Sharon Tohline, one of Alexandria’s newest residents, pens an open letter to the disc jockeys of Central Louisiana.

By the way, I’d be remiss not to mention that Sharon’s previous post was the 1,000th post on CenLamar, which means this is the 1,001st post.

An open letter to Central Louisiana Radio Stations:

Dear Disc Jockeys,

I want to preface the words I am about to utter by informing you that I’m not a music snob.  I spent four years in California, central headquarters of music snobbery.  I have seen two grown men come to blows over the relative worth of “noise music” versus “ambient music.”  I don’t need obscure music to make me happy.  I do like to have a reliable radio station to tune into, though.  I am a dedicated but open-minded music lover who considers radio a vital format even in the era of iPods and Sirius.  Radio has the power to take the pop cultural pulse of its audience, to form an image of the moods and attitudes of an entire population.

D.J.’s of Cenla, I do not think you are living up to the mission of radio.  Your choices confound me.  I had always understood radio stations to be something organized by theme.  I grant that these themes are generally vague.  “Classic rock” stations can get away with playing 70’s cock rock right alongside 80’s hard rock.  But they still behave in a fairly predictable manner.  They will never throw Madonna into the mix, or anything featuring Sid Vicious.  R&B stations do not suddenly break out a Johnny Cash record or something by the Rolling Stones.

Arguments can be made in favor of genre-bending D.J.’s.  Someone who normally plays contemporary hip-hop might feature a track by Beck, or maybe something by the Beatles. If they did, this would be an unspeakably cool move.  It would seem self-aware and interesting.  It might even spark some discussion about the relationship of those artists to a rainbow of genres.

Frankly, Cenla D.J.’s,  I don’t think you’re participating in either of these schools of thought.  I think, in fact, that most of you are tossing CD’s at random into a disc-changer and hitting “play.”  Yesterday on 93.1, a station that seems to play almost exclusively Top 40 hip-hop and rap, I heard a contemporary country song.  Last weekend I swear  I heard Phil Collins fade in directly after a Guns N Roses tune.  Have you no ability to discern your own audience?  I cannot think of any single person who listens to both Flo Rida and Trace Adkins.  And I cannot even begin to imagine a heavy metal fan’s commentary on “Sussudio.”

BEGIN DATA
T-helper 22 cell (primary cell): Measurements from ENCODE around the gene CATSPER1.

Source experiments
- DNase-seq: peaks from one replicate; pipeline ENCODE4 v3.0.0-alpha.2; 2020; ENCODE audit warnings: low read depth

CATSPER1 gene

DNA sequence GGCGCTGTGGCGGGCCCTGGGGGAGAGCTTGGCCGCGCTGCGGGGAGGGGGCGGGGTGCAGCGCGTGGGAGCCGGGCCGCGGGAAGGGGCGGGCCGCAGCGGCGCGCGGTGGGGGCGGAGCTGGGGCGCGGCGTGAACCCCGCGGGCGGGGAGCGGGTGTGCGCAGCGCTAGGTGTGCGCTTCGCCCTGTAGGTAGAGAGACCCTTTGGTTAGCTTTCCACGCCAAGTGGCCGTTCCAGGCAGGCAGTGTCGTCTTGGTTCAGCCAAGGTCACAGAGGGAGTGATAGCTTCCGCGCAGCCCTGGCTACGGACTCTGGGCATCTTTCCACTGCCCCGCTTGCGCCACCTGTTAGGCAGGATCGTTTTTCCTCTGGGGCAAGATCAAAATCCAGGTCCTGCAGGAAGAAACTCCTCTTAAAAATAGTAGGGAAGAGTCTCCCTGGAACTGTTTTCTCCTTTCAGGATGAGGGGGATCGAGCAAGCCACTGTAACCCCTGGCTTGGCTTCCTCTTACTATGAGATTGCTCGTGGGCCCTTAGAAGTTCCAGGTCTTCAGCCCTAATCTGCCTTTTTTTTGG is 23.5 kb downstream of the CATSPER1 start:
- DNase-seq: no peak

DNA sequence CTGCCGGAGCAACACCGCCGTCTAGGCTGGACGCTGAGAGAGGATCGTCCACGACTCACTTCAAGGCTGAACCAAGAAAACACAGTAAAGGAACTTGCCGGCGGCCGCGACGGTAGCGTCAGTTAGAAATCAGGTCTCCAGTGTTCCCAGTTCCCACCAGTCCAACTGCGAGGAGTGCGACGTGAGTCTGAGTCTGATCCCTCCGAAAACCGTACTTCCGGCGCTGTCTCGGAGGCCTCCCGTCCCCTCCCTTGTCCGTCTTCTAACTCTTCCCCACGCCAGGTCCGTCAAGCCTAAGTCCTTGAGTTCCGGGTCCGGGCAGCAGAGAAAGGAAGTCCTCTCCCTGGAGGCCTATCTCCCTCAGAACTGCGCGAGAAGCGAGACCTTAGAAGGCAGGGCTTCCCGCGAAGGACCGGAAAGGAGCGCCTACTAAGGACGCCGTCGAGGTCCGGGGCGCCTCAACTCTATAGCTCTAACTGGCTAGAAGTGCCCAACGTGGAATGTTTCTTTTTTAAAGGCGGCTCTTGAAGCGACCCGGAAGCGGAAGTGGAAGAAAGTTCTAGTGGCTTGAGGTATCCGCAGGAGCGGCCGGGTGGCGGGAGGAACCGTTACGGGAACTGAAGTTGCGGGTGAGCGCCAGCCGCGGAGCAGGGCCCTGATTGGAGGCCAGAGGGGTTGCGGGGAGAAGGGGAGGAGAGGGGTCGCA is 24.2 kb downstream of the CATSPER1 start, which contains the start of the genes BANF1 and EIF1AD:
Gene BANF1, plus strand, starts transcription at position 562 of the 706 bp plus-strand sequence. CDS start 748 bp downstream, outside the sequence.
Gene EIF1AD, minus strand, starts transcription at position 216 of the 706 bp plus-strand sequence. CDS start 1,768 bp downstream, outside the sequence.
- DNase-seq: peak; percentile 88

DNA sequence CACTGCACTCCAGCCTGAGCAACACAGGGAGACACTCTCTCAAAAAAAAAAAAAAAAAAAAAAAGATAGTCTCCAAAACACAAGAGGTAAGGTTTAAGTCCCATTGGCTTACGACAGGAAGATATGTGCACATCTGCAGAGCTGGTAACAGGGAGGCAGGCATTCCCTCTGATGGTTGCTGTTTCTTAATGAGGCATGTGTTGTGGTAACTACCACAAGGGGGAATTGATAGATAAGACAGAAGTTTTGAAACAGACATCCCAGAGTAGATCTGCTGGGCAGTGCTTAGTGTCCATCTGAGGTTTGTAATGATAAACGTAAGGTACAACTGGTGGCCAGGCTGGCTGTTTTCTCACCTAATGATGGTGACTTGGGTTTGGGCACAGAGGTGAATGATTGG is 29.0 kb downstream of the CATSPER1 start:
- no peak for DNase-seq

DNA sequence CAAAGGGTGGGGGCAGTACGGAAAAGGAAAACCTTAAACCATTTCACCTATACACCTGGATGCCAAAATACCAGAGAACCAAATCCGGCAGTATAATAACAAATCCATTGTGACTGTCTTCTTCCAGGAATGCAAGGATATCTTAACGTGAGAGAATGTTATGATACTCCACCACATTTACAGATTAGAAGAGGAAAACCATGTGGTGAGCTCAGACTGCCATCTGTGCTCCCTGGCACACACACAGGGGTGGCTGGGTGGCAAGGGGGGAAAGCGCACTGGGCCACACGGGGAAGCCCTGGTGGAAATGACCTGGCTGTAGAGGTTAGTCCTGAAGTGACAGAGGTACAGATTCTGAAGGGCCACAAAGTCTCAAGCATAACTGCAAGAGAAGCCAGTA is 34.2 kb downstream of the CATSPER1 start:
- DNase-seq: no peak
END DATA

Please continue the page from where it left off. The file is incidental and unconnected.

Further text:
As far as I can tell, the radio stations that come through my stereo are divided into three categories: Old Music, New Music, and Religious.  Is this the problem?  Is it that you’re having trouble competing with the preachers?  There are certainly a lot of them, I’ll grant you.  Baton Rouge has these stations.  Ditto New Orleans.  But as far as I know, there are only a couple, and they are most prominent on Sundays.  Here you can listen to preaching pretty much any day of the year, from a variety of voices.  At some point I’d like to undertake a closer study to discover which denomination dominates the airwaves.  (Does congregation B’nai Israel get a station?  Or is that too much to ask?)

Sometimes I enjoy the grab bag quality of my radio.  Driving home from Wal-Mart one day, worried about my high grocery bill and my relatively low income, I happened upon “Red, Red Wine” by way of UB-40, the UK band who, according to VH1’s Pop-Up Video, are named after the federal form Brits had to fill out to go on unemployment.  This seemed like great stage timing.  I sang along cheesily as they promised that red, red wine would keep me rocking all of the time, despite my financial woes.

But I’m not always so amused.  If random playlists could encourage listeners to broaden their horizons and appreciate new types of music, I would be all in favor of your methods.  But I’m just not sure that’s ever going to happen.  Music is generally something people are passionate about.  When I hear the high-octave piano tinkling in the background of an Arcade Fire song, I want to grab the collar of the nearest person and force them to listen, to feel the energy I feel when I hear “Neighborhood #1”.  We deserve the right to love our favorite styles and to pan the ones that just don’t suit us.  But when a station isn’t excited or considerate about its own playlists, how can it expect its listeners to grant it any dedication?

The CD player in my car is broken, and the device I purchased to play my iPod through my radio can’t find a clear station to broadcast on.  I listen to a lot of radio in my car, and there’s one thing I’ve learned:  if a song comes on that doesn’t suit me, I’m likely to just change the station.  I don’t need obscure music all the time.  I don’t have to have a college radio D.J. droning along in an un-inflected manner.  But I do need to know which stations are my enemies and which are my friends.  You’re about to drive me to the preachers, Cenla.  At least they get excited about their content.

15 thoughts

  1. The DJ’s of Central Louisiana are mindless zombies hired off the streets to fill a chair in each respective radio station’s control room and punch an occasional random button or slide a control volume.
    Oh… and once in a while they say something like 76 rocks. Most of them have not a clue as to what you have written about…

  2. I have but four words for ya – Sirius-XM Satelite Radio. I got it last summer and love it. Worth it not to hear the goobers on the air in Alex.